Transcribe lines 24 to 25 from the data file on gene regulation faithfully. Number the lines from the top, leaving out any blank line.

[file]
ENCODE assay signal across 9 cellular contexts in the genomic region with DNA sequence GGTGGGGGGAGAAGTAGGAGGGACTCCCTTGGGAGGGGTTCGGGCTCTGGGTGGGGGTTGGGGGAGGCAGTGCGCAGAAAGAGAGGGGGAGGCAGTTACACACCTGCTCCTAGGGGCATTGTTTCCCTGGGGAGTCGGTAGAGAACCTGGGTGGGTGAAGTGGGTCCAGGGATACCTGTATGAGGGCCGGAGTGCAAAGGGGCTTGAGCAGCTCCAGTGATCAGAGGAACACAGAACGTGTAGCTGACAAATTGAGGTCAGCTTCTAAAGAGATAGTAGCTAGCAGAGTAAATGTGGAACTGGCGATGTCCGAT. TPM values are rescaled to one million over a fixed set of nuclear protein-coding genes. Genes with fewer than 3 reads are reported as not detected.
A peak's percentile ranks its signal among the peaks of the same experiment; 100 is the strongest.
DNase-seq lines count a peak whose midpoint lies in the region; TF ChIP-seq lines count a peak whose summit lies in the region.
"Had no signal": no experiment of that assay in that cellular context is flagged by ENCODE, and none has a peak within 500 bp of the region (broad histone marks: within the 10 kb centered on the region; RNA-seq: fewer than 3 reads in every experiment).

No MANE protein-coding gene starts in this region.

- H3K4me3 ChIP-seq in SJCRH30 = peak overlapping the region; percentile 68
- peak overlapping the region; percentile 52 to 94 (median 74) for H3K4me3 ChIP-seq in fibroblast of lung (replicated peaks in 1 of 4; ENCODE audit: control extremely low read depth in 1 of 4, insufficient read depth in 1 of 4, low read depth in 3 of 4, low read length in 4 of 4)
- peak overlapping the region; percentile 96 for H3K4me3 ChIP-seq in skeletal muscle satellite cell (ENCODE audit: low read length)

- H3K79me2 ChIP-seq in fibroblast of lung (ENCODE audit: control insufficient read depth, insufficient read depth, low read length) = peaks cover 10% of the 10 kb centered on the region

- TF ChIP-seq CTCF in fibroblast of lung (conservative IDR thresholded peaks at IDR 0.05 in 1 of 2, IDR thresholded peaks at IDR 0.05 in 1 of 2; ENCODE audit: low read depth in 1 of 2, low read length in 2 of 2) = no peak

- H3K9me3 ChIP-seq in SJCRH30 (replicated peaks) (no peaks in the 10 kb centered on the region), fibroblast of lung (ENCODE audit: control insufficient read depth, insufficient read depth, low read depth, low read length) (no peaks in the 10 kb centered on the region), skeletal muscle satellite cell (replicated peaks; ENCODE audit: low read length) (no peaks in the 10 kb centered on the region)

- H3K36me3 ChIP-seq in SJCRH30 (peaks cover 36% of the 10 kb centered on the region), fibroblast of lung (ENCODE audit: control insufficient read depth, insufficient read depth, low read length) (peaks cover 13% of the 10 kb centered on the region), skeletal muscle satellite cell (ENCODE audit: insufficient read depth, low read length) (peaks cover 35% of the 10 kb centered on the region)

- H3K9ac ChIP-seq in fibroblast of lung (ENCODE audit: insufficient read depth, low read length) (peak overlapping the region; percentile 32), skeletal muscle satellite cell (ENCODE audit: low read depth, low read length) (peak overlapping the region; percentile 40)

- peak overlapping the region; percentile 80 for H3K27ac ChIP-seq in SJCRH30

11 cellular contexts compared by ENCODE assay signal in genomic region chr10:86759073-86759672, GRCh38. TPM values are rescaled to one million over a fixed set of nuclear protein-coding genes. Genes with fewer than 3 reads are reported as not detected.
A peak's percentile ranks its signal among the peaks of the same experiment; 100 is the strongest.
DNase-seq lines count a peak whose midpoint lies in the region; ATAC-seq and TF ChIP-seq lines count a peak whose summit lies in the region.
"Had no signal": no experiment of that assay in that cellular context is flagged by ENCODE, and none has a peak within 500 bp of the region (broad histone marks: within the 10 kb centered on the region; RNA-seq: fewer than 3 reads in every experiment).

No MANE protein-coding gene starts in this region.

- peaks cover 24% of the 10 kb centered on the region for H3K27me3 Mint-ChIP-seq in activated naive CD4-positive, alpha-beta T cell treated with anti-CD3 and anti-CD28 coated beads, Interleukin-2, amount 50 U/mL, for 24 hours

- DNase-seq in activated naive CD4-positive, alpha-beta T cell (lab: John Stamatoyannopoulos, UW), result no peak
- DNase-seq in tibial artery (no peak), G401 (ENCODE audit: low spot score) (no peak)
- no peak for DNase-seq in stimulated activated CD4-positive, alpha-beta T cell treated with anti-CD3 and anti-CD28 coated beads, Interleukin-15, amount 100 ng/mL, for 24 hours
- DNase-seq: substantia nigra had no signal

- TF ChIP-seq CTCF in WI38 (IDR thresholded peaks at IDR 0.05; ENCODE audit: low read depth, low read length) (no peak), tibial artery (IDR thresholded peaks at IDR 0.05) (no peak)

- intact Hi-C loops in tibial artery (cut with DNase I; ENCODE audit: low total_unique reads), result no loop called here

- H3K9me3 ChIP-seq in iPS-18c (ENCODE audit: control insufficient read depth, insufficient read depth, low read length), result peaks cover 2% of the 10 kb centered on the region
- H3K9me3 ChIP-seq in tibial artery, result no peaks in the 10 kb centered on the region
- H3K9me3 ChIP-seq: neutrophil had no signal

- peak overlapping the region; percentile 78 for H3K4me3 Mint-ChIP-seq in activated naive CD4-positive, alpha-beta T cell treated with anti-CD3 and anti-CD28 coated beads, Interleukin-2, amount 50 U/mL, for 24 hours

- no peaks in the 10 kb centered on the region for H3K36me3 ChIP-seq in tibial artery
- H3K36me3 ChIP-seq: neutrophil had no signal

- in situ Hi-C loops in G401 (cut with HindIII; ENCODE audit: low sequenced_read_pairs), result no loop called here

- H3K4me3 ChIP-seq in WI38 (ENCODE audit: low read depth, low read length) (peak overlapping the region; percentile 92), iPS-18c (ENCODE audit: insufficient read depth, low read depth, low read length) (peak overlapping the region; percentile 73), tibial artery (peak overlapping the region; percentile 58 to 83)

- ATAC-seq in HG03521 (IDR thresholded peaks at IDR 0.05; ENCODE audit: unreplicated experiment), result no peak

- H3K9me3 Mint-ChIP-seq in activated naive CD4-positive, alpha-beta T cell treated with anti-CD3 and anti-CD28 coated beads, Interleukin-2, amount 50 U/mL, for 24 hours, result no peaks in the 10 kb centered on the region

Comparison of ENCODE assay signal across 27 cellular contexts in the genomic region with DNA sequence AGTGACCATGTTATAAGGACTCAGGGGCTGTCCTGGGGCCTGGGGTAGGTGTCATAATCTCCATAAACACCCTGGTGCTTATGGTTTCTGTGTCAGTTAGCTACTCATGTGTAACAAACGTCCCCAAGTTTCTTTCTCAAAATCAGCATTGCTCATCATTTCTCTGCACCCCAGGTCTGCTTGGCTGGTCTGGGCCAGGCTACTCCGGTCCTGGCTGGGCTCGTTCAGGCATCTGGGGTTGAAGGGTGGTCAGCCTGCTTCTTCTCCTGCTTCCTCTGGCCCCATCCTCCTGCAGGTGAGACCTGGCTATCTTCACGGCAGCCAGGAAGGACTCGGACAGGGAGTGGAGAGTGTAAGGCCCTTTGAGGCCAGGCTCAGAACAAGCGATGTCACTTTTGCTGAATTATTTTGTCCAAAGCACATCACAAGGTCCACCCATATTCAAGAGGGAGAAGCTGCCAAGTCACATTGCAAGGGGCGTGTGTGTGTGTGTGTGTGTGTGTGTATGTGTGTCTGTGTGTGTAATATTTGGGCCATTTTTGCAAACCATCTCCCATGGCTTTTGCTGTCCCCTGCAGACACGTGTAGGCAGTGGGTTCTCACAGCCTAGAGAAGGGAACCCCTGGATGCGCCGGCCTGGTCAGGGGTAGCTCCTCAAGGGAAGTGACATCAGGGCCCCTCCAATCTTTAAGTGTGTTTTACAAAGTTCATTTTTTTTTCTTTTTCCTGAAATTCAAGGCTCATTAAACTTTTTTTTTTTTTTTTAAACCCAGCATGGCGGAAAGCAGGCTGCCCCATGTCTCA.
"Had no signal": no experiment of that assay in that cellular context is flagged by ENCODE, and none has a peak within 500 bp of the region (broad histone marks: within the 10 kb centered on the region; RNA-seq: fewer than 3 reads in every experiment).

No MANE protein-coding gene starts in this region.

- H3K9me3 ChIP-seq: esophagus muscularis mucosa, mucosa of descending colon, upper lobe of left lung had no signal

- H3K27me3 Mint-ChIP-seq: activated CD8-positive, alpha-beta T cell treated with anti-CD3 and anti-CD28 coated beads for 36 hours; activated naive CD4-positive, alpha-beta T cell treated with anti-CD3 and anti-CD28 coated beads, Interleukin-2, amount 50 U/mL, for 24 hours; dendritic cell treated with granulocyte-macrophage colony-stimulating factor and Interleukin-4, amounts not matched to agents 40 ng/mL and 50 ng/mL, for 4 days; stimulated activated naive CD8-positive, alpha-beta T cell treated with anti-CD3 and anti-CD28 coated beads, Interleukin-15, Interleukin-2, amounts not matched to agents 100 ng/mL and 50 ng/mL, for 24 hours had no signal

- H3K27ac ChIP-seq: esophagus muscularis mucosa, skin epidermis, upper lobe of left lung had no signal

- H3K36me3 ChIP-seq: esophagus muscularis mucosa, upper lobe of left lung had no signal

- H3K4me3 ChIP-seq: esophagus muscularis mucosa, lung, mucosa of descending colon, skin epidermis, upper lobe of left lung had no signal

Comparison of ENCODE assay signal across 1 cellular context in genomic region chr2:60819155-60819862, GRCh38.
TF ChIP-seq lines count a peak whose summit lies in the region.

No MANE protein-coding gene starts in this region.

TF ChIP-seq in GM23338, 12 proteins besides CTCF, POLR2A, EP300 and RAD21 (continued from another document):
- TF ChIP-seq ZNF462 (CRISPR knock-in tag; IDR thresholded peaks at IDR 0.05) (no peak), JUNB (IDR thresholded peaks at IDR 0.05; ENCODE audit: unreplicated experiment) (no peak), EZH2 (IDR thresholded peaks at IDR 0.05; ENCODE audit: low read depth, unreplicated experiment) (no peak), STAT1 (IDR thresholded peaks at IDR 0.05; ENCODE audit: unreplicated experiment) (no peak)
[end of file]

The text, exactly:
- DNase-seq: substantia nigra had no signal

- TF ChIP-seq CTCF in WI38 (IDR thresholded peaks at IDR 0.05; ENCODE audit: low read depth, low read length) (no peak), tibial artery (IDR thresholded peaks at IDR 0.05) (no peak)